Last time we went to Camp, we loaded the kiddos into the canoe and paddled our way around the whole thing. We decided to try it again this year, despite having 2 more kids and the prior ones being considerable bigger.
Let me just say that I'm impressed with the ancient Grumman canoe. Though it was a bit like trying to turn the Titanic at times with all the weight in it. Thank goodness there weren't any icebergs... And just in case you're wondering, Irene's pointing at this:
There were 5 loons on the lake this year, which is more than I remember being around at any one time. They were rather noisy at sunrise and sunset, but it's a beautifully haunting call, especially when it echoes off the mountains.
Back to our trip... The scenery was gorgeous, with lots of wildflowers in bloom.
Not to mention water lilies. (I actually had to look up what the plural of "lily" was because I as convinced it had two "L"s in the middle.)
Our first big stop was over at the old beaver pond in the North cove. There haven't been beavers there for many years, but you can still find the gnawed-on sticks lying around, We managed to find a stick that almost perfectly matched an old sapling stump, so the kids got an idea of how the beavers used to cut them down. Then they ran around finding more stumps that were clearly beaver-cut. it was surprising how large some of them were.
From there, we went continued around to where the original owners of the lake, the Eaton family, had their cabin.
The cabin is long gone, but the remains of the outdoor fireplace and the old stone foundation of the house are still there.
As we moved around the lake, we spotted a family of Merganser Ducks. According to a film we saw later that week at the Wild Center, these ducks are fairly rare nowadays because they are very reclusive and so encroachment upon nesting areas has pushed them out. Conservation efforts seem to be making a difference, though, and they are starting to make more appearances.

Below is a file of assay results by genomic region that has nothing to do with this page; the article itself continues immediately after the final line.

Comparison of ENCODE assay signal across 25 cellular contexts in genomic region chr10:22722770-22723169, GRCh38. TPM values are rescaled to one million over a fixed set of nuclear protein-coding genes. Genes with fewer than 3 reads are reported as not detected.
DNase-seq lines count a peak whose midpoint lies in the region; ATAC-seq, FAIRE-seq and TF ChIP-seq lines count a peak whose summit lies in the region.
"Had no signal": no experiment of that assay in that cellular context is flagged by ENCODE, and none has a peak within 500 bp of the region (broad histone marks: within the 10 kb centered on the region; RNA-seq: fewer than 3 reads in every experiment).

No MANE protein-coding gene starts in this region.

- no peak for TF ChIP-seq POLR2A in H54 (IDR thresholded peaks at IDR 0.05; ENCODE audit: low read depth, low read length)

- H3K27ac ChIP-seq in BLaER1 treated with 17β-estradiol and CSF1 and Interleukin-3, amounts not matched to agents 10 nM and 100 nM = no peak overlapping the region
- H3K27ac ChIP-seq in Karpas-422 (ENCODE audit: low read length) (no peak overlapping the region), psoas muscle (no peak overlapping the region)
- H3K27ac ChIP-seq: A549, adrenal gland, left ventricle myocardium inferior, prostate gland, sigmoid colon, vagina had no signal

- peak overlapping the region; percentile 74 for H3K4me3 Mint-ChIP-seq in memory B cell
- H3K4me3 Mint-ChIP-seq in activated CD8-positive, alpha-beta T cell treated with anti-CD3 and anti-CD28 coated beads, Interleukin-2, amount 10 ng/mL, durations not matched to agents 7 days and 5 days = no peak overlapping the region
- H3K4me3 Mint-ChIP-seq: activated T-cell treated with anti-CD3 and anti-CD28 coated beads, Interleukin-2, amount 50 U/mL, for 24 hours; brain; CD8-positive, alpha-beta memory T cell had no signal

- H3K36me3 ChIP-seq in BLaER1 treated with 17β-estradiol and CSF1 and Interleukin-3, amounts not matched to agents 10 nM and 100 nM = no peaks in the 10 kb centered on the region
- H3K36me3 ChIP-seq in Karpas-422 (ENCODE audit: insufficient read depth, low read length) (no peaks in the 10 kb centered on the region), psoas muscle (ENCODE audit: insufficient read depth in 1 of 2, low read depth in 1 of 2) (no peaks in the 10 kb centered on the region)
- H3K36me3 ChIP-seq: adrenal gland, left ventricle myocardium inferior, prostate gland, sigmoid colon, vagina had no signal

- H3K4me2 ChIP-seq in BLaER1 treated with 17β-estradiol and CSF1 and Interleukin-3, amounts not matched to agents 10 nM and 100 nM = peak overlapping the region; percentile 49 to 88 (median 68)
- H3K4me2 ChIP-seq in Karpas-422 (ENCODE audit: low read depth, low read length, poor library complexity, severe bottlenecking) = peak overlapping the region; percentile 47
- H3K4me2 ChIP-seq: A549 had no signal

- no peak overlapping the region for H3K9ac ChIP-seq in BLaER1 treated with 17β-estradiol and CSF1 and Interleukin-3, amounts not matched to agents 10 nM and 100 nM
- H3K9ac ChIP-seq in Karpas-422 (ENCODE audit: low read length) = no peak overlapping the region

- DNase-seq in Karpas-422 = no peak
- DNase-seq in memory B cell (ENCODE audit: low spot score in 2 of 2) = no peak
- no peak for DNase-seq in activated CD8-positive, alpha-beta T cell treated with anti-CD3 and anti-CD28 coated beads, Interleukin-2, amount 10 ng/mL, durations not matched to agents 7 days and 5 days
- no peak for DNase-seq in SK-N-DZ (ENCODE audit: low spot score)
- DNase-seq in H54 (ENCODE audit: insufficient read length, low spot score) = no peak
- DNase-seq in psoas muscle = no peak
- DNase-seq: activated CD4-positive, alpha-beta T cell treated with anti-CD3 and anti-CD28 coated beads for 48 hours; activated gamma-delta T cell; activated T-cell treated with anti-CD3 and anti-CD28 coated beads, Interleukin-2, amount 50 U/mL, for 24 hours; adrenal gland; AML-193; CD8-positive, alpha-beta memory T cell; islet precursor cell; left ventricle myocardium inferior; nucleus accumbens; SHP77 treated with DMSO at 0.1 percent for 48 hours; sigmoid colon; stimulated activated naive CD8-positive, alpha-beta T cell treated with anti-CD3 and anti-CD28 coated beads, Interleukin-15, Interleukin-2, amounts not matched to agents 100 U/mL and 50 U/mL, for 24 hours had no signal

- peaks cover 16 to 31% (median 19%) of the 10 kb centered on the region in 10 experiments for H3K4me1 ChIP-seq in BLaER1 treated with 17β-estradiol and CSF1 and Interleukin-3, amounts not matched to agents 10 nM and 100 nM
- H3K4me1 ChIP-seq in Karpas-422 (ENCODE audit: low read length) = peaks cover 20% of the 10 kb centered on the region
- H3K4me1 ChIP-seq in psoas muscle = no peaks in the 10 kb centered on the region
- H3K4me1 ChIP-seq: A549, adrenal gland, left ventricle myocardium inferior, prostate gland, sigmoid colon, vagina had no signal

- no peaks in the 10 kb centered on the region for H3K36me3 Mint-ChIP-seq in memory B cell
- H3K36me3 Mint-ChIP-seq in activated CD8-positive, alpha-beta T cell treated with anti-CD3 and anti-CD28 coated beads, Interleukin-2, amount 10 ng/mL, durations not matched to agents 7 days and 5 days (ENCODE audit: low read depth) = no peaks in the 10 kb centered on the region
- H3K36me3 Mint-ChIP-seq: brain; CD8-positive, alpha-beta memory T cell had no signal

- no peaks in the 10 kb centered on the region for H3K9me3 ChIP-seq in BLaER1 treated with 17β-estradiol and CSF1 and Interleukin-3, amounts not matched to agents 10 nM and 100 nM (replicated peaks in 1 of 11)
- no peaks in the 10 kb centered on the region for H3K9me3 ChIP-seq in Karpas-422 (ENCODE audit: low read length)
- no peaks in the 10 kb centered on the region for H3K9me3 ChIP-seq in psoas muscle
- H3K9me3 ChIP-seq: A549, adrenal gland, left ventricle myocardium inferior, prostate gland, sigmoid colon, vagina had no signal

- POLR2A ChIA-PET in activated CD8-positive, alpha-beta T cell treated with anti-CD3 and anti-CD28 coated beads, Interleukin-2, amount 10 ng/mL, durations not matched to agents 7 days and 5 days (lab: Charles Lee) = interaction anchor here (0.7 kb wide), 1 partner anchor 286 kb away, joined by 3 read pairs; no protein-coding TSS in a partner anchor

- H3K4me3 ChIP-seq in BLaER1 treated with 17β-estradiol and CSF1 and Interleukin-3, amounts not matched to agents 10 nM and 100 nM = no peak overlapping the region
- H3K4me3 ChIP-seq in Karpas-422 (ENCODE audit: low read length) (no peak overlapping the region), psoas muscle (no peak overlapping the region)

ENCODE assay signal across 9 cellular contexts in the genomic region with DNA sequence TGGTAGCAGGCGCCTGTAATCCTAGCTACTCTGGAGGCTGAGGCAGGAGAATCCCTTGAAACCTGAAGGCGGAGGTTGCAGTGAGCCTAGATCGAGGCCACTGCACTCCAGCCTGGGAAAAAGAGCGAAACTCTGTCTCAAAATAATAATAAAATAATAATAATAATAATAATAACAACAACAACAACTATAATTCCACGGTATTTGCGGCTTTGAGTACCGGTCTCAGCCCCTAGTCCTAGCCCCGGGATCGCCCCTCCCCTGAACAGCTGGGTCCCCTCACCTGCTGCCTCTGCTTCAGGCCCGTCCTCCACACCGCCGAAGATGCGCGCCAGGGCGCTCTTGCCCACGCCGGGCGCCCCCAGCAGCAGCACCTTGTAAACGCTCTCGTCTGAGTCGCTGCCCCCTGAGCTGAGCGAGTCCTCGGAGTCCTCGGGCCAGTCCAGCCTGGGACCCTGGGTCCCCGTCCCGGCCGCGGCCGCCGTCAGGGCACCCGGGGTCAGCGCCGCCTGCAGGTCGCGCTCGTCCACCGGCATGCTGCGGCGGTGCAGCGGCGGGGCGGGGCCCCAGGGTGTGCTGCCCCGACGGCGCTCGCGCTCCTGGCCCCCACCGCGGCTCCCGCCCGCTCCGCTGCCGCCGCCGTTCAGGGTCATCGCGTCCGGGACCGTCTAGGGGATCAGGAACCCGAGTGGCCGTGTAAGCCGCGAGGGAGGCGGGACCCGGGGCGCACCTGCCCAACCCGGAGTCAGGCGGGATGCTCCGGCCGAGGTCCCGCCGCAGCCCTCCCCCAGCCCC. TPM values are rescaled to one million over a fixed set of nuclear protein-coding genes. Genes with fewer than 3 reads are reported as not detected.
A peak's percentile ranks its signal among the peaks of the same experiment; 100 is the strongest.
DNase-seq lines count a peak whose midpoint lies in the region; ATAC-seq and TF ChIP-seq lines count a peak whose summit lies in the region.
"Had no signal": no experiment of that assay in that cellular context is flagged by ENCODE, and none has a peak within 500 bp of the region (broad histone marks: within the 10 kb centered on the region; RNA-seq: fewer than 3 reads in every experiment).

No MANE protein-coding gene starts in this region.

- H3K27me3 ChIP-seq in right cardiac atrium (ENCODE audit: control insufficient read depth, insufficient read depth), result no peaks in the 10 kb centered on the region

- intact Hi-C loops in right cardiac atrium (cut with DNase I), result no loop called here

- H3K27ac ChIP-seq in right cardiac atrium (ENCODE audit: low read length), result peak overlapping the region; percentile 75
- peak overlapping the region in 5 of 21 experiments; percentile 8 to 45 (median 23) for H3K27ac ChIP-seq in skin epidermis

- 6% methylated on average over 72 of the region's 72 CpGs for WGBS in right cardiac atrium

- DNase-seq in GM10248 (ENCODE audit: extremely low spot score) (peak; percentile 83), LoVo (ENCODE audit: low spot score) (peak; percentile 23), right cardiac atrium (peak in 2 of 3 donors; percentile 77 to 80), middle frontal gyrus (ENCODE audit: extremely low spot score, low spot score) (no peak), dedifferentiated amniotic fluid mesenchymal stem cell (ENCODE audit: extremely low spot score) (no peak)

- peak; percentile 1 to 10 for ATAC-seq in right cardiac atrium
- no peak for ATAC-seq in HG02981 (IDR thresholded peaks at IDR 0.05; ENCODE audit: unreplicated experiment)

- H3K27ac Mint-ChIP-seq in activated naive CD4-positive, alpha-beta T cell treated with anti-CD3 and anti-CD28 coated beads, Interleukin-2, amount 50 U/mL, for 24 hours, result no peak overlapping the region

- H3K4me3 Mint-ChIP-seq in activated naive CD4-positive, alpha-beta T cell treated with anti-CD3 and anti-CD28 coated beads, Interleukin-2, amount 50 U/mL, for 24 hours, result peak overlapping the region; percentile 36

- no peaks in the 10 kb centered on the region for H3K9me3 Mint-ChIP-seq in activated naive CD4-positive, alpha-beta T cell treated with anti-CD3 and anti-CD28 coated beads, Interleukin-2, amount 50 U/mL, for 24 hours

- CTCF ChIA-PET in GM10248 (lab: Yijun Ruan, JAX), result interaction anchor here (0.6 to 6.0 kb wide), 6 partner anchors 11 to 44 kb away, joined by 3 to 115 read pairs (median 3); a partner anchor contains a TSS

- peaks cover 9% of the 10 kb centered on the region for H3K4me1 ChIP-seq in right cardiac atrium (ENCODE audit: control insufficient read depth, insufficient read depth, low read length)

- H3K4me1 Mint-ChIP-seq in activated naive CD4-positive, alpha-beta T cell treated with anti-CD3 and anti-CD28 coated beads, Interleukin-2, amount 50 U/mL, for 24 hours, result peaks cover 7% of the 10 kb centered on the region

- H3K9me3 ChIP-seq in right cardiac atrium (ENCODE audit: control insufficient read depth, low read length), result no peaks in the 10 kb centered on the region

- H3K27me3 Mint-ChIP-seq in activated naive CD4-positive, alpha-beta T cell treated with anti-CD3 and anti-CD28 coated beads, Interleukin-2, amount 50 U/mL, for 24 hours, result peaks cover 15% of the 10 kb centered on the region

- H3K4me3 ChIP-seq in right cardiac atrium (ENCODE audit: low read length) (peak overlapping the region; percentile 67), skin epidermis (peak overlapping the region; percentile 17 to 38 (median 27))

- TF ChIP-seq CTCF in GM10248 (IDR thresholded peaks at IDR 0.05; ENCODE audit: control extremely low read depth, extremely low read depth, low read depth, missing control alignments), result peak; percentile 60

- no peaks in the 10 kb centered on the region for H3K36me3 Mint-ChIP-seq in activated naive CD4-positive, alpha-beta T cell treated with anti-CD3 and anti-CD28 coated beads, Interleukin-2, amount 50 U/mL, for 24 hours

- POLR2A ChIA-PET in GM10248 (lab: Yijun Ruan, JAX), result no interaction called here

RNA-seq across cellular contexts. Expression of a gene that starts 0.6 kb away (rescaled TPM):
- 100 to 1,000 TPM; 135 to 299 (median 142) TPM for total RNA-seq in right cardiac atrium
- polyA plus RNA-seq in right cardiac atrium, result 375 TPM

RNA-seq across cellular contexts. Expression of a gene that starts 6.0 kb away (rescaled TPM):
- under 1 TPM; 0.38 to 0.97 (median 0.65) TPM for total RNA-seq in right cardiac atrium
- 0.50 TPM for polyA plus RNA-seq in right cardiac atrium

When we got a little more than halfway around, we went way into the South cove where there is a big sandy-bottomed area for the kids to get out and swim, splash and play.
We found a fresh-water mussel in the mud on the bottom.
We started back after a refreshing break in the water and everyone was getting tired.
We found some more lily pads. It was really cool to see how long the stems were. The water here was about 2 feet deep.
Besides the regular while lilies, there were some of these big, yellow flowers.
Look! A touch of Fall color!
Let me tell you how hard it was to get this picture:
- Step 1: Set the camera on the dock.
- Step 2: Set the timer and guess at the zoom width.
- Step 3: Hope that the focus is right.
- Step 4: Push the button and start freaking as the beeping starts.
- Step 5: Try to push away from the dock evenly so that you get everyone into the picture.
- Step 6: Paddle back in to check the results.
- Step 7: Go to Step 1 as many times as it takes to get one that works.
It's a wonder the kids didn't just bail out after the first couple of times. They'd been in the boat for 4 hours at that point and were quite finished.
It was quite a beautiful day and, while it did take a long time, everyone really loved the journey.